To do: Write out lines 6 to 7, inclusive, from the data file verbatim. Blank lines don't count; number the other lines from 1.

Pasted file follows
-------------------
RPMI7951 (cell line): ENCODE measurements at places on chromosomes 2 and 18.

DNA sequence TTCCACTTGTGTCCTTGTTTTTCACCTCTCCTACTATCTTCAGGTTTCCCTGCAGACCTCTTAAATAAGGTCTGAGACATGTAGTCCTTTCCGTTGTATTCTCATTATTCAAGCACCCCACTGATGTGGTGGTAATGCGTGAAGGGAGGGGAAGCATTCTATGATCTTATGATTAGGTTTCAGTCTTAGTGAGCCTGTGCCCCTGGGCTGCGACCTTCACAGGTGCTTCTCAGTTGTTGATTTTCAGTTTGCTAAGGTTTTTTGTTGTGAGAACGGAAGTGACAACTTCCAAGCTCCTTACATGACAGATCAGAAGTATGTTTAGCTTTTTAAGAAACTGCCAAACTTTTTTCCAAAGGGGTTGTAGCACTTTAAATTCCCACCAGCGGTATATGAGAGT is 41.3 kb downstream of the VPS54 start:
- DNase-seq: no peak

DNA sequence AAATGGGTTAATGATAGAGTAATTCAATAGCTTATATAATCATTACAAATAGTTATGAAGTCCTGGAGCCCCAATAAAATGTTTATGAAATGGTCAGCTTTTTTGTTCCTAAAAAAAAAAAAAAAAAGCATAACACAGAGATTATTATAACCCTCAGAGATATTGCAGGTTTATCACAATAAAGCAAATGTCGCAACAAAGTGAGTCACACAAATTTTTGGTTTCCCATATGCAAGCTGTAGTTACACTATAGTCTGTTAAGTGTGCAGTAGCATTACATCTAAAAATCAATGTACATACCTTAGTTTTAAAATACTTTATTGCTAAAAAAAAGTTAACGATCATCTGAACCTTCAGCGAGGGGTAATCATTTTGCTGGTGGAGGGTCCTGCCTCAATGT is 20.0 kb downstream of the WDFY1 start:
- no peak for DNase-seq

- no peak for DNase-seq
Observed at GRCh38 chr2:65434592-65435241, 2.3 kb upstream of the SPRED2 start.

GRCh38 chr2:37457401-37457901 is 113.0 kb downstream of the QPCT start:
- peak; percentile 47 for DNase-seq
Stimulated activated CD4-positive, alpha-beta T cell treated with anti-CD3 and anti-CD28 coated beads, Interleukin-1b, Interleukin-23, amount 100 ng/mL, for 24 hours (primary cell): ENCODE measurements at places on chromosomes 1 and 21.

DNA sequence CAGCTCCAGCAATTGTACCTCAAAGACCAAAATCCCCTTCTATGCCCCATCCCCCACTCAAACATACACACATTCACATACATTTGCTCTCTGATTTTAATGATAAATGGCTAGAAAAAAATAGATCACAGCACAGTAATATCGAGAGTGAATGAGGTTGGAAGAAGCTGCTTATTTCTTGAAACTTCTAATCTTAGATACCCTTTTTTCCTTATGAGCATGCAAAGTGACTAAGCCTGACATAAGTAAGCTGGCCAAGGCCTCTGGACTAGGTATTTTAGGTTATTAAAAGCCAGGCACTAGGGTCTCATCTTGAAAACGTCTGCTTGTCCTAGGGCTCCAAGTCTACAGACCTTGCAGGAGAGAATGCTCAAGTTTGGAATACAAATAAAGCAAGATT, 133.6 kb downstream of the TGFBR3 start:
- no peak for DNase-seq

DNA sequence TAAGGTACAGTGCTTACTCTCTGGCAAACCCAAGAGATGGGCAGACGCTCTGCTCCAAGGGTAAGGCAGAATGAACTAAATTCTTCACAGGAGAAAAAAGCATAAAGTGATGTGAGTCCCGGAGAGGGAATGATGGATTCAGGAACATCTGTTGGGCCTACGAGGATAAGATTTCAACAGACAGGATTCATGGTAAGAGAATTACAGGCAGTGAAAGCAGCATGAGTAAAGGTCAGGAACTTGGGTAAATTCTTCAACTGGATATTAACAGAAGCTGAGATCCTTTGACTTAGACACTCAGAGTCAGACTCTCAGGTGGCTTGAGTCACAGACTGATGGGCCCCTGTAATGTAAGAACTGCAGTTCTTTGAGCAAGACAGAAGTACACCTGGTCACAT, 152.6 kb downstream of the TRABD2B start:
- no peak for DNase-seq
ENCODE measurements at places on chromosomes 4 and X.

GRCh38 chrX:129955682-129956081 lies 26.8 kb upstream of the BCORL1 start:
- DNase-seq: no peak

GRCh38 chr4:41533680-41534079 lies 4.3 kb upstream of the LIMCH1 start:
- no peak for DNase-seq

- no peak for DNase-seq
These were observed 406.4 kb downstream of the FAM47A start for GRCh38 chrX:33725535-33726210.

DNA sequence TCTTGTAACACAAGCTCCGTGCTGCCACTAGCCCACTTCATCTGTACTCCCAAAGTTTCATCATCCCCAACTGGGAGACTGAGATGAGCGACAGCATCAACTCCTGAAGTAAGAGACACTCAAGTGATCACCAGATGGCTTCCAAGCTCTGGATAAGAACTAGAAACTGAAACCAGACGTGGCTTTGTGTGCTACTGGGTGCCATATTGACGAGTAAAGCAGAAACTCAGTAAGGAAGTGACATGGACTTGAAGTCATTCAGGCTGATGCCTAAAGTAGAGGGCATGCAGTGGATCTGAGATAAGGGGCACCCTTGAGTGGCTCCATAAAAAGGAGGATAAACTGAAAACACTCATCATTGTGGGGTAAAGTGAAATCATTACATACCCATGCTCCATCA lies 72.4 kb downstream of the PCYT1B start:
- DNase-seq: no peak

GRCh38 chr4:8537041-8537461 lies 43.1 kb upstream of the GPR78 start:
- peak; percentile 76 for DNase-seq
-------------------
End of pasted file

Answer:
- no peak for DNase-seq
Observed at GRCh38 chr2:65434592-65435241, 2.3 kb upstream of the SPRED2 start.